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Myths and Recommendations – Understanding and Preparing for the New End of Course Exams

In the U.S., it has become common practice (weather we like it or not), to test our students A LOT.  Often, teachers and students (and parents) are left in the dark about the content of the test, the style of questions and most importantly how to prepare for said tests.

I have been participating in this new End of Course (EOC) based system since its inception several years ago.  What I have seen is a lot of misinformation and a lot of misunderstandings.  This seems to occur on all sides of the fence, teachers, students and parents.  My hope with today’s post is to clear up some of the myths and give parents and students some guidance on what they can and should do when it comes to preparing for these cumulative EOC’s.  The added benefit is these tips also work for SAT’s, ACTs, IB and AP exams as well.

THE THREE BIGGEST MYTHS: 

1.  If I do well in a course, I will naturally do well on the end of course exam. 

SOMETIMES TRUE.  This is true if your teacher is mindfully planning and is insisting that you begin a comprehensive review of material starting about 4        months ahead of the exam.  You should also have cumulative unit tests that bring the old information back into the foreground.

2.  The EOCs are not that big of an impact on my overall grade. 

FALSE! It can be between 20-30% of your final grade.  If you go into the test unprepared, you could end up with a B or C (or worse for your final grade).

3.  The teacher is making the course too hard.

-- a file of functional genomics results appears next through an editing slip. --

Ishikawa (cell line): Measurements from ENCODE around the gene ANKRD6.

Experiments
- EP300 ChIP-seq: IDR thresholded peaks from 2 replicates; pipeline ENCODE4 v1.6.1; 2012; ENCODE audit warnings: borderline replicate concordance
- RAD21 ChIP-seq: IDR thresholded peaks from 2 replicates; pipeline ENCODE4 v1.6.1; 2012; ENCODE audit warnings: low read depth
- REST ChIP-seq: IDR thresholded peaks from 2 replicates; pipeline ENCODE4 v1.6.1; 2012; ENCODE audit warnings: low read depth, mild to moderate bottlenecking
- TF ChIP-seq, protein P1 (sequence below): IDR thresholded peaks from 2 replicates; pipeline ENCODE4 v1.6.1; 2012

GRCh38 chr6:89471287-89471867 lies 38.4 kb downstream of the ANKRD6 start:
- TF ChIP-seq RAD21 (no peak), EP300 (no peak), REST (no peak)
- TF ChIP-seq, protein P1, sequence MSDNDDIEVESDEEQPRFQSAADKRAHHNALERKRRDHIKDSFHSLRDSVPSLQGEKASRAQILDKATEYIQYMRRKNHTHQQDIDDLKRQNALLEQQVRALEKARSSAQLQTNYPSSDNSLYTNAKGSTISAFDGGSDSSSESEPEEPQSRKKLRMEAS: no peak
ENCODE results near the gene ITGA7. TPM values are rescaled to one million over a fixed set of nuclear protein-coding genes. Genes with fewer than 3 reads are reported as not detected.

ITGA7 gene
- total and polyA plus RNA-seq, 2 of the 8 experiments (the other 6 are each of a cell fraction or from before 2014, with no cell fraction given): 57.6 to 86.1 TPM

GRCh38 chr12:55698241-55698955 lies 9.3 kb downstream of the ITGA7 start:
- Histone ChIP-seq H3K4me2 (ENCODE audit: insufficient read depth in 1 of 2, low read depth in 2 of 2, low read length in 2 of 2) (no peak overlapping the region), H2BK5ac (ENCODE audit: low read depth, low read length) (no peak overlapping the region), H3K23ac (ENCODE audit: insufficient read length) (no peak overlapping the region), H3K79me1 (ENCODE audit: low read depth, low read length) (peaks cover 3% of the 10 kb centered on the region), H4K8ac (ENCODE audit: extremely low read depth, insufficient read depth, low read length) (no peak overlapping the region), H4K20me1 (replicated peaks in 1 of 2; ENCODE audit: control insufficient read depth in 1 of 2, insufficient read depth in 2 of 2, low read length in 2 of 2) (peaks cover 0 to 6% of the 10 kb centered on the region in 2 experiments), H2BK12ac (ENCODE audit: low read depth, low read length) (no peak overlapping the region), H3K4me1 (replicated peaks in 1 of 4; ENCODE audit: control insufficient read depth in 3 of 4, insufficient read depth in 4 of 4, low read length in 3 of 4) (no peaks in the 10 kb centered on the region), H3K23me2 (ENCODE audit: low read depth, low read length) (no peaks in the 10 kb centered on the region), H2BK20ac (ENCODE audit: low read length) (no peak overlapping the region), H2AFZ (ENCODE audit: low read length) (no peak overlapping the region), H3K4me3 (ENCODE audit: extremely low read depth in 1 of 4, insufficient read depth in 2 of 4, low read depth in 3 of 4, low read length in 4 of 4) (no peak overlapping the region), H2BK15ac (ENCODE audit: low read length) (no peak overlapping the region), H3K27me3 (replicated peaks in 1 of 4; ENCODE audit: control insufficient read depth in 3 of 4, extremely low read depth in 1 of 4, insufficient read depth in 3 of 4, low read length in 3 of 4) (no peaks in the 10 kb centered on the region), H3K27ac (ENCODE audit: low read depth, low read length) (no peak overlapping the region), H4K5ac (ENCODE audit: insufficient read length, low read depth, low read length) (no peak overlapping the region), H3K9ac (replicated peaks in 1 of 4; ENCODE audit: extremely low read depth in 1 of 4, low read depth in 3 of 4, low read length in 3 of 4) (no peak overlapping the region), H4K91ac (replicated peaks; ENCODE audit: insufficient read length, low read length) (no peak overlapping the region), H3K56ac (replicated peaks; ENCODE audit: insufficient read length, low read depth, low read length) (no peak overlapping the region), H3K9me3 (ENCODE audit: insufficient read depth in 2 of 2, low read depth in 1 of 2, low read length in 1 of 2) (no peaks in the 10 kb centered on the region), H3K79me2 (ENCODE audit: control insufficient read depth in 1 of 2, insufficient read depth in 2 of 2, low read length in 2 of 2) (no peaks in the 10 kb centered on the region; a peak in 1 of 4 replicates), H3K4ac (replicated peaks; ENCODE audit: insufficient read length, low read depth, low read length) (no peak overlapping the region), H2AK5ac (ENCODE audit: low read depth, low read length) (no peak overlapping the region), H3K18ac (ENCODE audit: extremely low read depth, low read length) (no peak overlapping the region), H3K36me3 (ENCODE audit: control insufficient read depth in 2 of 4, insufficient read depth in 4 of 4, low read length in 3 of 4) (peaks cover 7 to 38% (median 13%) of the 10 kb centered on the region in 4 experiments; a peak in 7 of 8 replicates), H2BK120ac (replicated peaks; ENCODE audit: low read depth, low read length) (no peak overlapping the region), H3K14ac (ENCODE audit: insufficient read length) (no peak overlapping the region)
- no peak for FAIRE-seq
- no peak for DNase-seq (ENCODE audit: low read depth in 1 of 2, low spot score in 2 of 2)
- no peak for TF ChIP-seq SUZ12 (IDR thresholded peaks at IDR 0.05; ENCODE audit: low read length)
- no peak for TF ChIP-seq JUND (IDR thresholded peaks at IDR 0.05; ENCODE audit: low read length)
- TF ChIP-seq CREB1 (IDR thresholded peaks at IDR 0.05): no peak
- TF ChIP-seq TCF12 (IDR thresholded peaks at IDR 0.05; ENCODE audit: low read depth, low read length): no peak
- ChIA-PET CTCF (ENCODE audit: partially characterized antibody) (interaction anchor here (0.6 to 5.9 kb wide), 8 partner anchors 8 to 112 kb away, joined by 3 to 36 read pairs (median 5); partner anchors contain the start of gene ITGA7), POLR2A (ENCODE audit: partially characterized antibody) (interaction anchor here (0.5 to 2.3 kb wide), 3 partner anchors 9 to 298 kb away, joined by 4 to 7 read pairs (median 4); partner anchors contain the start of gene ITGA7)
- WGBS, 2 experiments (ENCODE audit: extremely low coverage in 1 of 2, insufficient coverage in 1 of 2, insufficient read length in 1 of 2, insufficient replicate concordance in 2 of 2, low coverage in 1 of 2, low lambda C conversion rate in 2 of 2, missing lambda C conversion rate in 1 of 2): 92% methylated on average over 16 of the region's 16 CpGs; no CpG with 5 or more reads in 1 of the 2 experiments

FALSE!  Any teacher, who is diligently following the state standards and mimicking the style of questions expected for the EOC will have a very    challenging course. Be thankful your child is sitting in that room, as it is the   best shot they have at getting a passing score on the EOC AND having their          final grade reflect a fair assessment of their overall performance.  Be wary    of classes where your child seems to never have homework, and seems  as if they are challenged very little.  That could be a big warning sign that the necessary learning is not happening.

HOW CAN I HELP?

1.  Students should start studying for their EOCs in January.

  • Create a study guide that identifies the critical topics for the whole year (see YEA! Youth Education Alliance’s Teachers Pay Teachers web page for parent and teacher friendly study guides).
  • Plan out which topics to study each week starting January.
  • In your plan, leave one week right before the EOC for cumulative, intense review.
  • If your child seems lost, hire a tutor or get extra help using tutoring services offered at the school.

2.  Do as many practice tests, as you can.  Repeating the same ones if you are unable  to locate many different ones.

  • Ask your child’s teacher.
  • Subscribe to an online site targeted at that subject.
  • Search for vocabulary practice on sites like Quizlet.

3.  Teach your child some test taking strategies

  • There are sites on the internet that share recommendations
  • YEA! Youth Education Alliance has tutors who specialize in this particular area visit our website for services offered.
  • You can also contact your child’s school to ask about study skills classes that they might offer.

 

In the end, the most important piece of advice I can give you is the knowledge that we are all in this new system together.  Teachers will continue to learn how best to attack these tests, and every good teacher is dedicated to passing that information on to their students.  We have to work together, and weather the storm. It is my guess that this testing atmosphere is a knee jerk response to the fact that the U.S. is falling behind other nations and the people in charge of policy believe this is the best way to fix it.  It does not matter whether we agree or disagree, right now this philosophy is in place and our kids and teachers need support to try and get through it.  Who knows what the future holds for education, but if we work together we can at least survive this latest idea on how to “fix” our education system.

posted by samantha in Education Advice,End of Course Exams,EOC,Parenting Tips,teaching tips and have No Comments

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